CINCINNATI—Myasthenia gravis is a chronic autoimmune neuromuscular disease whose name, translated from Greek and Latin, means "grave muscle weakness.” But with proper diagnosis and treatment, a UC Health specialist says, patients can get back on track with their normal lives.
"As a neuromuscular condition, myasthenia gravis affects a person’s strength and control of their muscles,” says John Quinlan, MD, a professor in the neurology and rehabilitation medicine department at the University of Cincinnati (UC) College of Medicine and medical director of the UC Neuroscience Institute’s Neuromuscular Disorders Program. "A person will have muscles that work fine at one time of the day and then not work at all later. They often complain of fatigue.”
According to the National Institute of Neurological Disorders and Stroke (NINDS), myasthenia gravis is caused by a defect in the transmission of nerve impulses to muscles. The body’s own immune system blocks the receptor for a substance called acetylcholine which is crucial to the generation of muscle contraction.
Certain muscles such as those that control eye and eyelid movement, facial expression, chewing, talking and swallowing are often involved in the disorder, NINDS says. The muscles that control breathing and neck and limb movements may also be affected.
Approximately 70,000 individuals in the United States have been diagnosed with the disorder, according to the Myasthenia Gravis Foundation of America, which has designated June as MG Awareness Month. It can occur in patients of any age. Researchers do not believe that it is directly inherited, but a genetic predisposition to autoimmune diseases can run in families. Myasthenia gravis is not contagious.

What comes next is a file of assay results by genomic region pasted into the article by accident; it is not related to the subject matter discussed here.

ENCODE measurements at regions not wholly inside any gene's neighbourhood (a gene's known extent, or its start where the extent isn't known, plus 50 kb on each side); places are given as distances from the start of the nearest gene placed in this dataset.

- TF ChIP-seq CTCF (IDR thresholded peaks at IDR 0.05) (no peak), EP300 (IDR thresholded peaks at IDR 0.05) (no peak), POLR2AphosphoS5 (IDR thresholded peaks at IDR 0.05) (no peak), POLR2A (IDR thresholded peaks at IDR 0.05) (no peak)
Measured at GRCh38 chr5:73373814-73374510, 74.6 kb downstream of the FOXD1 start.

"This is a disorder that comes out of the blue,” says Quinlan. "With one exception—pathology of the thymus—we can’t really identify any triggers.” A tumor on the thymus gland occurs in about 5 to 10 percent of patients, Quinlan says. Alternatively, some myasthenia patients have a hyperactive thymus.
Quinlan says a medical history and physical exam is the first step in diagnosis of myasthenia gravis. "We want to distinguish chronic fatigue syndrome from myasthenia gravis,” he says. "Chronic fatigue patients may be running on empty, but they don’t have absolute failure in muscle function.”
Blood tests can detect abnormally elevated levels of certain antibodies, Quinlan says. Repetitive nerve stimulation with small pulses of electricity can demonstrate gradual decreases of muscle action potential. Diagnostic imaging of the chest can identify the presence of a thymus tumor.
The UCNI Neuromuscular Disorders Program offers single-fiber EMG services, in which a fine needle is placed in a muscle and electrical activity is measured. Hani Kushlaf, MD, is specially trained in this procedure, which is considered to be the most sensitive diagnostic test currently available.
While there is no cure of myasthenia gravis, Quinlan says, its symptoms can be controlled with medication. (In the case of a thymus tumor, a thymectomy—removal of the thymus—is recommended.)
"If the condition is mild, I use symptom treatment that has very low side effects,” says Quinlan. "In more severe cases, we would look to immunosuppressant medications, being vigilant to limit side effects.”
Quinlan notes that the UCNI Neuromuscular Disorders Program has five neuromuscular specialists, all collaborating with each other and sharing knowledge of the disorder for enhanced familiarity with diagnostics and treatment options.
The program is also part of the Muscular Dystrophy Association (MDA) clinic network, which assists with payment for services and selected tests associated with a confirmed diagnosis of muscle disease that are not covered by private or public insurance plans or other community resources. Information on the clinic and the local myasthenia gravis support group is available from the Greater Cincinnati MDA office at 513-231-2222.